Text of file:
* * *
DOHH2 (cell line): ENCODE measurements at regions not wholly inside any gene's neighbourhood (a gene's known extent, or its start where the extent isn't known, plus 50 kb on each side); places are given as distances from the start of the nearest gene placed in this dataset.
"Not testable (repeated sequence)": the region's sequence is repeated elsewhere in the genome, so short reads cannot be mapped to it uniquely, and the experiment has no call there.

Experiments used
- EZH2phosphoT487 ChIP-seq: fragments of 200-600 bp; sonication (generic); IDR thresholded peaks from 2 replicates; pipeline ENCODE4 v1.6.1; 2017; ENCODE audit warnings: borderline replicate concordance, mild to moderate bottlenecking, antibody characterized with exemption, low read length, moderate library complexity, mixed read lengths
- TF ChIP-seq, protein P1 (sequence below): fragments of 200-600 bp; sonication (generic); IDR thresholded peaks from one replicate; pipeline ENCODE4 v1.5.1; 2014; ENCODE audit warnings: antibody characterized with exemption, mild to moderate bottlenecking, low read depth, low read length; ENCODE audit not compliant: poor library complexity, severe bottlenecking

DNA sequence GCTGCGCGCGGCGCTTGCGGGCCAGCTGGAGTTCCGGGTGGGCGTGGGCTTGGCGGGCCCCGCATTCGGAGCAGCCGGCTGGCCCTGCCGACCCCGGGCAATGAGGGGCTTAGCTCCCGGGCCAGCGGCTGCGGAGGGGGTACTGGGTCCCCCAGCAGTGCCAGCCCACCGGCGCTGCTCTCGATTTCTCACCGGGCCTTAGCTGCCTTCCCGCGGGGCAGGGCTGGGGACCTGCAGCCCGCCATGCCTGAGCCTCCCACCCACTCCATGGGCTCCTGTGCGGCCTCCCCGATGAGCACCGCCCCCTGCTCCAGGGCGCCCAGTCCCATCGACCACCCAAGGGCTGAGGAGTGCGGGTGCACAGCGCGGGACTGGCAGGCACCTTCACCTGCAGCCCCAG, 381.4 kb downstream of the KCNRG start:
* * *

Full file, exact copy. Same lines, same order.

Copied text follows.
DOHH2 (cell line): ENCODE measurements at regions not wholly inside any gene's neighbourhood (a gene's known extent, or its start where the extent isn't known, plus 50 kb on each side); places are given as distances from the start of the nearest gene placed in this dataset.
"Not testable (repeated sequence)": the region's sequence is repeated elsewhere in the genome, so short reads cannot be mapped to it uniquely, and the experiment has no call there.

Experiments used
- EZH2phosphoT487 ChIP-seq: fragments of 200-600 bp; sonication (generic); IDR thresholded peaks from 2 replicates; pipeline ENCODE4 v1.6.1; 2017; ENCODE audit warnings: borderline replicate concordance, mild to moderate bottlenecking, antibody characterized with exemption, low read length, moderate library complexity, mixed read lengths
- TF ChIP-seq, protein P1 (sequence below): fragments of 200-600 bp; sonication (generic); IDR thresholded peaks from one replicate; pipeline ENCODE4 v1.5.1; 2014; ENCODE audit warnings: antibody characterized with exemption, mild to moderate bottlenecking, low read depth, low read length; ENCODE audit not compliant: poor library complexity, severe bottlenecking

DNA sequence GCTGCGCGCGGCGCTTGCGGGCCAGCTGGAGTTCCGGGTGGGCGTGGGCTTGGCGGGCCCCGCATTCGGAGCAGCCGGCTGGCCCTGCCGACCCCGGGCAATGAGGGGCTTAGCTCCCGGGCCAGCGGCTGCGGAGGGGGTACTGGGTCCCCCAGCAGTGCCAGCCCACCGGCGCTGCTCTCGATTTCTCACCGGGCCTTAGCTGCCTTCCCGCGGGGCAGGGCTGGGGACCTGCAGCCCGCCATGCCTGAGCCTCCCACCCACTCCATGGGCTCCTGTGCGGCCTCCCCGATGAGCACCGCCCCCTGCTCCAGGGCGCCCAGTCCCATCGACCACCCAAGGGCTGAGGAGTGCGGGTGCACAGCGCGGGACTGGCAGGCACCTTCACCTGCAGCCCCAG, 381.4 kb downstream of the KCNRG start: